‘Himalayan Viagra’ under threat from climate change

A prized caterpillar fungus that is more valuable than gold and is nicknamed “Himalayan Viagra” in Asia, where it is seen as a wonder drug, is becoming harder to find due to climate change, researchers said Monday.

People in China and Nepal have been killed in clashes over the years over the elusive fungus “yarchagumba,” known formally as Ophiocordyceps sinensis.

Although it has no scientifically proven benefits, people who boil yarchagumba in water to make tea or add it to soups and stews believe it cures everything from impotence to cancer.

It is “one of the world’s most valuable biological commodities, providing a crucial source of income for hundreds of thousands of collectors,” said the report in the Proceedings of the National Academy of Sciences, a peer-reviewed US journal.

In recent decades, the fungus has skyrocketed in popularity and prices have soared — it can fetch up to three times the price of gold in Beijing, researchers say.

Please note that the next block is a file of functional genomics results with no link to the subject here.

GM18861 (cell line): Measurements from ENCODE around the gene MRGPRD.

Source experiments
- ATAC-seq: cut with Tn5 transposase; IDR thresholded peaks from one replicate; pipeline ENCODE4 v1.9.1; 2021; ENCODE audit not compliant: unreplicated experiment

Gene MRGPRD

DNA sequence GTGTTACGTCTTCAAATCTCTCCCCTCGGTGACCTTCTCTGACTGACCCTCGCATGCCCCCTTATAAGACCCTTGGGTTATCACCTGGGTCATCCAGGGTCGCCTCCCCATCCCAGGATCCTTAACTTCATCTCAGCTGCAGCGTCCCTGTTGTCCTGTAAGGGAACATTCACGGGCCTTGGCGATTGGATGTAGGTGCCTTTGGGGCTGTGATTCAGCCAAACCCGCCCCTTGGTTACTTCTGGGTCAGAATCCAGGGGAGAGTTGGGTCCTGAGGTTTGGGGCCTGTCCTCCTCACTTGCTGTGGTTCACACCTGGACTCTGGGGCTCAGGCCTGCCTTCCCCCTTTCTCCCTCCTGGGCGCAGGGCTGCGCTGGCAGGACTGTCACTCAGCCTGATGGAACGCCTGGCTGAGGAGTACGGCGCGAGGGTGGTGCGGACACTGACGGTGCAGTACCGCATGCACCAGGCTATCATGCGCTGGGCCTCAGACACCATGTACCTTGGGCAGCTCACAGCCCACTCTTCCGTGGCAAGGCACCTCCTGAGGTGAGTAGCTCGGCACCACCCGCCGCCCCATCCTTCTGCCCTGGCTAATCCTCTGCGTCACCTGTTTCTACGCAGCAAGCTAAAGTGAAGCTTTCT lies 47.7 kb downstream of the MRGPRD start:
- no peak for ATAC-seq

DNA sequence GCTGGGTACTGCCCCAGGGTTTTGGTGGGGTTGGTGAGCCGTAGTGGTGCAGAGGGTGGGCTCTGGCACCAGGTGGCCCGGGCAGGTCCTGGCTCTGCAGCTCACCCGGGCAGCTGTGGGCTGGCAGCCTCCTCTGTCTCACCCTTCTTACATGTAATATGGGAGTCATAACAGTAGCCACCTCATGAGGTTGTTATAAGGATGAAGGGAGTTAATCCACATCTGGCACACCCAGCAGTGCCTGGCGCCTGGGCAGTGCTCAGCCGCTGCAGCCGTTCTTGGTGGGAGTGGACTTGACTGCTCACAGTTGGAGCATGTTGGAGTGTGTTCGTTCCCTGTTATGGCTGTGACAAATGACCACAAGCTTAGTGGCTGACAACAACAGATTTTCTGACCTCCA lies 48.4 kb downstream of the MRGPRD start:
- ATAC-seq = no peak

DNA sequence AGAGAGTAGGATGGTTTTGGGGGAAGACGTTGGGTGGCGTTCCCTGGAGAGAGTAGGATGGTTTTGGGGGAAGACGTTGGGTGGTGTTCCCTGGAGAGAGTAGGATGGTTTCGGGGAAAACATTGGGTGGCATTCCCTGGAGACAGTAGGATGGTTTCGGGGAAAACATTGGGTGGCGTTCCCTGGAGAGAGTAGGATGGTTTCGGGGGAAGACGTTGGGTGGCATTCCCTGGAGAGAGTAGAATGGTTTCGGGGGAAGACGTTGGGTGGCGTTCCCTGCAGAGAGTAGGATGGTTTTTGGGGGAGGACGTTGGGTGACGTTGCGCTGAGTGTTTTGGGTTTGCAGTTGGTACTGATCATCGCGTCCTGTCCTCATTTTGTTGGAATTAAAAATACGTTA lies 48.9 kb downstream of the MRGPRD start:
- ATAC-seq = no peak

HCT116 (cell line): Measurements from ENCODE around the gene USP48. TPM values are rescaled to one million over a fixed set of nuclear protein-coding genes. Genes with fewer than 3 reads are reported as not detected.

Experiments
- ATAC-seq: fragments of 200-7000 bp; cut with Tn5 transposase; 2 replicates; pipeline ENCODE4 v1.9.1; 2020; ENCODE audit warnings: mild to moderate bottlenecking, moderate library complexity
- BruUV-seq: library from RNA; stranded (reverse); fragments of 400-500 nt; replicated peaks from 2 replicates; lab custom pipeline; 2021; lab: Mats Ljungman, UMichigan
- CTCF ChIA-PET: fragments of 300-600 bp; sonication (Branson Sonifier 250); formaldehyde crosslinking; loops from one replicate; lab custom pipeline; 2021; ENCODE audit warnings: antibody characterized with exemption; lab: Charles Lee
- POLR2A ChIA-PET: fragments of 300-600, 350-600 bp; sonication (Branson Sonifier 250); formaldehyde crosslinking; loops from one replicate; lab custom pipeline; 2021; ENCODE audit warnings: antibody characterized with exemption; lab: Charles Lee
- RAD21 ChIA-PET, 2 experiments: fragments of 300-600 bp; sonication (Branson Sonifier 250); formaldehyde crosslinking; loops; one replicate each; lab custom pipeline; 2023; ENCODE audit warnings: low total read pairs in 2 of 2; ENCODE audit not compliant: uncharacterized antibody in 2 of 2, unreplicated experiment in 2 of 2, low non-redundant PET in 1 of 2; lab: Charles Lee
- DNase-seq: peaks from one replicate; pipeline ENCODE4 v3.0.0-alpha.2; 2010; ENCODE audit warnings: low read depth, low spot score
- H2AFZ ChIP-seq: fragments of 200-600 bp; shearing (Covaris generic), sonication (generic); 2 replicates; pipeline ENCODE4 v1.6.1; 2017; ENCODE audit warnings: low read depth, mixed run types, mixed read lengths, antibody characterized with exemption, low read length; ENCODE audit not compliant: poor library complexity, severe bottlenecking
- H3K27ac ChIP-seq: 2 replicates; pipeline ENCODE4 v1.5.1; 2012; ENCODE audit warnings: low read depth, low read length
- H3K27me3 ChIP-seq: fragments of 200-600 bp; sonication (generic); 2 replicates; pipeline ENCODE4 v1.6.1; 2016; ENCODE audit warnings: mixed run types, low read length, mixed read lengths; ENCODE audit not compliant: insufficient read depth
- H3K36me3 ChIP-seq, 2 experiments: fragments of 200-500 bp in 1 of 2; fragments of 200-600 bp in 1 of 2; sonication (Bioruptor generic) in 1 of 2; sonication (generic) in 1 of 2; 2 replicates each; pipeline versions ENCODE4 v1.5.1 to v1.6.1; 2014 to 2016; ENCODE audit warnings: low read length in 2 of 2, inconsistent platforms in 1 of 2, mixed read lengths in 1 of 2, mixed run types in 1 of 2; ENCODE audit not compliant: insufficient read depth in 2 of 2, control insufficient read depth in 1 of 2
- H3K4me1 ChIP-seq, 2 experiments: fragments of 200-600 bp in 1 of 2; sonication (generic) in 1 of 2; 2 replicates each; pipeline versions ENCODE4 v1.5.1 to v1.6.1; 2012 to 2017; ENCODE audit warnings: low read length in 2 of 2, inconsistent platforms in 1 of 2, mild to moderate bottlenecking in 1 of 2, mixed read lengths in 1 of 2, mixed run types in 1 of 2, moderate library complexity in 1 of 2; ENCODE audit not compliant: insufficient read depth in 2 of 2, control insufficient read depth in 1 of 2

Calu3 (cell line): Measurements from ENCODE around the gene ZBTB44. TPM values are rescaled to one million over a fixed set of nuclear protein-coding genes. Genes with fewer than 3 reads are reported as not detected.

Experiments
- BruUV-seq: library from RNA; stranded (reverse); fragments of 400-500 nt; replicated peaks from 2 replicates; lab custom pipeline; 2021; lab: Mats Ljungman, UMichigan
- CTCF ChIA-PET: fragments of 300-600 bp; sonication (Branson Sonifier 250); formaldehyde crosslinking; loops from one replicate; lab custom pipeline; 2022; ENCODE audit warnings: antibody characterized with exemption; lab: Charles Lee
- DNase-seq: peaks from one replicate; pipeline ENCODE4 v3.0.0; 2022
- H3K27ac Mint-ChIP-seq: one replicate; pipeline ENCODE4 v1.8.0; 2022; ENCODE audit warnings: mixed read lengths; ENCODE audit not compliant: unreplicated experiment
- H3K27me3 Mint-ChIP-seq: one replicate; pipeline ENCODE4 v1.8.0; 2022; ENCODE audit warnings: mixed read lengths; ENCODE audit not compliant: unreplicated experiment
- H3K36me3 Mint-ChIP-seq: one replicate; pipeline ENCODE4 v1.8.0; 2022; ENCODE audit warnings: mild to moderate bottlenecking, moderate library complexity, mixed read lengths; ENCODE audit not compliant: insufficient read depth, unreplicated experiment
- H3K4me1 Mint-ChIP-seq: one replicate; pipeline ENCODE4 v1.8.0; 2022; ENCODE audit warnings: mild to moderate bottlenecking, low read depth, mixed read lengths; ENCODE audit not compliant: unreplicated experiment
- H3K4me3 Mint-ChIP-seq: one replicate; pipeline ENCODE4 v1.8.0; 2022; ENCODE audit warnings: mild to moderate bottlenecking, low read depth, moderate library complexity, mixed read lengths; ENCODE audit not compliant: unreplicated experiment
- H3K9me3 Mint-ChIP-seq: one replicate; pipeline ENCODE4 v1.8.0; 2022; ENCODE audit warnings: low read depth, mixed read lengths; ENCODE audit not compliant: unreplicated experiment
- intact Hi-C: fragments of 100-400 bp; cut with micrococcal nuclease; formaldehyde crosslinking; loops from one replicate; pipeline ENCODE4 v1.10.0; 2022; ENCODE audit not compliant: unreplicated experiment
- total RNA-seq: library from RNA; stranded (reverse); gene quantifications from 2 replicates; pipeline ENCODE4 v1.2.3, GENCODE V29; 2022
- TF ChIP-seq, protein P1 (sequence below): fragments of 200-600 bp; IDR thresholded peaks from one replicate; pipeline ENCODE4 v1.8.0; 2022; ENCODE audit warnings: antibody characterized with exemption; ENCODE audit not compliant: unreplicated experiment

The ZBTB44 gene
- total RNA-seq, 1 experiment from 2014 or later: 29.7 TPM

While many have suspected overharvesting was the reason for its scarcity, researchers wanted to find out more.

So they interviewed around four dozen harvesters, collectors and traders of the prized fungus.

They also examined previously published scientific literature, including interviews with more than 800 people in Nepal, Bhutan, India and China, in order to understand its apparent decline.

Weather patterns, geographic factors and environmental conditions were also analyzed to create a map of yarchagumba production in the region.

“Using data spanning nearly two decades and four countries, (we) revealed that caterpillar fungus production is declining throughout much of its range,” said the report.

The finding “is important because it calls attention to how highly valuable species, like caterpillar fungus, are susceptible not only to overharvesting, as is often the focus, but also to climate change,” lead study author Kelly Hopping told AFP.

“This means that even if people start reducing the amount that they harvest, production will likely continue to dwindle as a result of ongoing climate change,” said Hopping, who conducted the work while a postdoctoral research fellow at Stanford University and is currently assistant professor in Human-Environment Systems at Boise State University.

Researchers were unable to tell which factor — overharvesting or climate change — had a larger impact on the fungus.

“To do so would require access to better harvest records, but monitoring of it is very limited throughout most of the areas where it grows,” Hopping said.

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